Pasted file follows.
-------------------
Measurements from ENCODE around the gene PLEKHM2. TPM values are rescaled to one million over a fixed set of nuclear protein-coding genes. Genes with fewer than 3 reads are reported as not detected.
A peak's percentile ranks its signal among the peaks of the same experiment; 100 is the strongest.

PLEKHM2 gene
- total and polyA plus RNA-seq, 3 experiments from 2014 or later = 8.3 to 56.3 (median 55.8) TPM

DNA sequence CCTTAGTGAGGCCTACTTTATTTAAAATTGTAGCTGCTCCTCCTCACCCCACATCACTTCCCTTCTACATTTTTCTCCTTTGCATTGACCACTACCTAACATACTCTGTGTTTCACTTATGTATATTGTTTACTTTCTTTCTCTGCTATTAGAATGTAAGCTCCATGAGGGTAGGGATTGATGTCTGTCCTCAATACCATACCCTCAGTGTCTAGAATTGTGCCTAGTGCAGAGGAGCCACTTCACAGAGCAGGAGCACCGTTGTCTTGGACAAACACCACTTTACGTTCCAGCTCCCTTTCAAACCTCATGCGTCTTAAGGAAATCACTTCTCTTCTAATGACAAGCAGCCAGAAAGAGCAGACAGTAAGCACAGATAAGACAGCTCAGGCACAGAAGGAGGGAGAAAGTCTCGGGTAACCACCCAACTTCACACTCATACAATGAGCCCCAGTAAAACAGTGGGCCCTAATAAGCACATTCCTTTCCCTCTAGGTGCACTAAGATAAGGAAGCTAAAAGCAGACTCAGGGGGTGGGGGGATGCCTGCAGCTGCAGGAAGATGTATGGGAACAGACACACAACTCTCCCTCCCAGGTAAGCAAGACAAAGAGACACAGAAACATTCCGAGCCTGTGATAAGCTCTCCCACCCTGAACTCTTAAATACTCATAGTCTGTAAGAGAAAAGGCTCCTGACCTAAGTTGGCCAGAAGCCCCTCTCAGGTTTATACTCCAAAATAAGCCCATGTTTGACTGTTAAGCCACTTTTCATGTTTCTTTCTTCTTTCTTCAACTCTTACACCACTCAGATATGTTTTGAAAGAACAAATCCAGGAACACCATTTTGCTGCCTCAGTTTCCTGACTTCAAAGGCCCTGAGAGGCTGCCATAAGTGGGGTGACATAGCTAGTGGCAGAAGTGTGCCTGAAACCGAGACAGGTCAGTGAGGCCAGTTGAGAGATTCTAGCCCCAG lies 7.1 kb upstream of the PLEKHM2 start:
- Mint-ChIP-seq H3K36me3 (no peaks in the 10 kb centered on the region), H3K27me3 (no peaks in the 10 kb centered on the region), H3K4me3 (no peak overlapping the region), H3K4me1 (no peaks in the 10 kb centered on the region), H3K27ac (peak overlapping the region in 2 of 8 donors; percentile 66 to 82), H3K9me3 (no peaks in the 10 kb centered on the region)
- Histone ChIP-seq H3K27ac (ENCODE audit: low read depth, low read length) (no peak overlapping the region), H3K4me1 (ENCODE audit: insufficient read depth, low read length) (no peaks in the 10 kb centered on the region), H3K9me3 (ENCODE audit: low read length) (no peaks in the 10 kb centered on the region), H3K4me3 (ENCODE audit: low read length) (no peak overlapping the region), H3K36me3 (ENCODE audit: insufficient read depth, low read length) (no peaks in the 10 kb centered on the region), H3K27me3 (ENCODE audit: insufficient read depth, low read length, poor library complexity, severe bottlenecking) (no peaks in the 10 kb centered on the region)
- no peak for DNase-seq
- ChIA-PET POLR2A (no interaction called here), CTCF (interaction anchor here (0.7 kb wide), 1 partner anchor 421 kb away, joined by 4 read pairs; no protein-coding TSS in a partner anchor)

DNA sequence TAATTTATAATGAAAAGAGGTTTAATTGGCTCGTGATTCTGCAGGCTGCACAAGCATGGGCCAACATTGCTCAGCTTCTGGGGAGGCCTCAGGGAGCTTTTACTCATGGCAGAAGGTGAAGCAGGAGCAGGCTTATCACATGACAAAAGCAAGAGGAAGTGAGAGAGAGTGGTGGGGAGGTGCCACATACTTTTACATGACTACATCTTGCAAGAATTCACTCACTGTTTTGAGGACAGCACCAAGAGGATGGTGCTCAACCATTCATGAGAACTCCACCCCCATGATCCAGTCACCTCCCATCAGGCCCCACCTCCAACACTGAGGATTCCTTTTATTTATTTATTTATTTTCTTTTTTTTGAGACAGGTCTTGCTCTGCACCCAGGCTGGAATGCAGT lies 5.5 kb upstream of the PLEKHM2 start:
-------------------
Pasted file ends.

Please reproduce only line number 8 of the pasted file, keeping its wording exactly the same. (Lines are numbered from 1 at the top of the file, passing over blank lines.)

- no peak for DNase-seq